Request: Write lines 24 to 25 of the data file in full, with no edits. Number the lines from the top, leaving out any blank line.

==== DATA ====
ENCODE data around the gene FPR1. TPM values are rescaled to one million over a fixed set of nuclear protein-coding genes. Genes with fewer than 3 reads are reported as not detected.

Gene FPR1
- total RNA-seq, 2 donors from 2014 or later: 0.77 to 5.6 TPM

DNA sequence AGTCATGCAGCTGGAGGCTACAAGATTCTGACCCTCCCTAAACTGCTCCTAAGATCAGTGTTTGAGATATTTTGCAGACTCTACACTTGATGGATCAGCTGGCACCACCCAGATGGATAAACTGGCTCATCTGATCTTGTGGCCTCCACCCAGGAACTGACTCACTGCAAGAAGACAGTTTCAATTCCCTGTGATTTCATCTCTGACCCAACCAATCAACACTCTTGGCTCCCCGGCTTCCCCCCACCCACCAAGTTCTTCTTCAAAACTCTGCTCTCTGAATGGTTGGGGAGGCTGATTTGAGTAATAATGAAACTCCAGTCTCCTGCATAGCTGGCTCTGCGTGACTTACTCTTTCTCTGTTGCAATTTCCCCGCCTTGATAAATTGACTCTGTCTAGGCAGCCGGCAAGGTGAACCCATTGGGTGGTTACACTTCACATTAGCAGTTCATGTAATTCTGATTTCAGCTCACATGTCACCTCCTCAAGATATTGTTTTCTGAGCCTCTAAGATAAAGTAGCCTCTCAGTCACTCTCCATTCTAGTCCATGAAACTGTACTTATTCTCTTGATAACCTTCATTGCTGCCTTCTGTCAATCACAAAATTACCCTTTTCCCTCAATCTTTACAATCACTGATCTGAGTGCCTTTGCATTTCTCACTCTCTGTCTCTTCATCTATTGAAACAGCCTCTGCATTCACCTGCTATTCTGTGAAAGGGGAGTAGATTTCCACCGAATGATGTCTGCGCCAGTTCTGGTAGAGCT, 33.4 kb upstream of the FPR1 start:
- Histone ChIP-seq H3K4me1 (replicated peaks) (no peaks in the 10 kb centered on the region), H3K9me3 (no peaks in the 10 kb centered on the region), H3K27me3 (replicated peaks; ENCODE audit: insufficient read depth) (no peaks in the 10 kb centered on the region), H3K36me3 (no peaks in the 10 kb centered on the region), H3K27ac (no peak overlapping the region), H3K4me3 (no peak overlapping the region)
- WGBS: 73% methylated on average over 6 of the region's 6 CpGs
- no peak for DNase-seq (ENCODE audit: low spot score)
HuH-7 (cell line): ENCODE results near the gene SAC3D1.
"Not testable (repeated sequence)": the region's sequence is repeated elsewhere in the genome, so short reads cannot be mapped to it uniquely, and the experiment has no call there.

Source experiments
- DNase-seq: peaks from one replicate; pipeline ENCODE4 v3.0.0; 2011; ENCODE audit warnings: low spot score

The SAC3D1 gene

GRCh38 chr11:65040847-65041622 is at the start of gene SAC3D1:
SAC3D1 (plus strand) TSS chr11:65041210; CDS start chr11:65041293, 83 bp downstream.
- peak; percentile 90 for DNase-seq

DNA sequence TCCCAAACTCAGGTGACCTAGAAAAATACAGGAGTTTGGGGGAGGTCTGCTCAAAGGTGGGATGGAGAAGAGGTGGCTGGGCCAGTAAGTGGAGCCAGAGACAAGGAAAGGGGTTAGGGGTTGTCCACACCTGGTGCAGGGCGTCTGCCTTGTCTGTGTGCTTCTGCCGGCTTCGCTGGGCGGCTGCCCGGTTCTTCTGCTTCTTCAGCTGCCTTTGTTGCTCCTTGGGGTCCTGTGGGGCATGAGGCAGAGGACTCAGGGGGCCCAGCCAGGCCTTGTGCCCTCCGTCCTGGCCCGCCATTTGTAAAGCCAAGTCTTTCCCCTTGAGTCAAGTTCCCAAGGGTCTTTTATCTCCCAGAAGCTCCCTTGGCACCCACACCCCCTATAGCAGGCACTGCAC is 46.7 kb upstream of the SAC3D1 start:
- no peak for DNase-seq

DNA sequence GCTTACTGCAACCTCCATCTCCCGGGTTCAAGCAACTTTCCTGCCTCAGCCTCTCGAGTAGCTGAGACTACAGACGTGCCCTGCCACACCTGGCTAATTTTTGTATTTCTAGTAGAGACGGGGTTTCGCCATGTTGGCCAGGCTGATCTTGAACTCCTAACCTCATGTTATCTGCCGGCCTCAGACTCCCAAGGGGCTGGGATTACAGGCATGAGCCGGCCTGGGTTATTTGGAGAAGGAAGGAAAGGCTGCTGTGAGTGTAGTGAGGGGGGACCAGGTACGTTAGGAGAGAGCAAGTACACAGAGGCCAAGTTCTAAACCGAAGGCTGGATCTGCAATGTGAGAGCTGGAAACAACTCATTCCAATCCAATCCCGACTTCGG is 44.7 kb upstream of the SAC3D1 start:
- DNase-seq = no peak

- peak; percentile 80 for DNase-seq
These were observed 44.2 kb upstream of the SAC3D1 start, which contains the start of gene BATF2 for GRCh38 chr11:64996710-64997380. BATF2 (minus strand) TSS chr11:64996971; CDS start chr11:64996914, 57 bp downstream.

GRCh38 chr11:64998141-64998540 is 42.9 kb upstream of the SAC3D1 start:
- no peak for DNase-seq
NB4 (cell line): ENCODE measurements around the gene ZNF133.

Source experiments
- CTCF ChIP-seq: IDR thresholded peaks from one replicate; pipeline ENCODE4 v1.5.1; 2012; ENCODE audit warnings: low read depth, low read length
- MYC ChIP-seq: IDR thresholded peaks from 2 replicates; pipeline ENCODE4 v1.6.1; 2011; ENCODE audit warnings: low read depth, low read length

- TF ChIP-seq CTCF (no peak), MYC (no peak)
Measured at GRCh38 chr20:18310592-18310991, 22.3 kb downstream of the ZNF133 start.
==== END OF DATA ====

NB4 (cell line): ENCODE measurements around the gene ZNF133.

Source experiments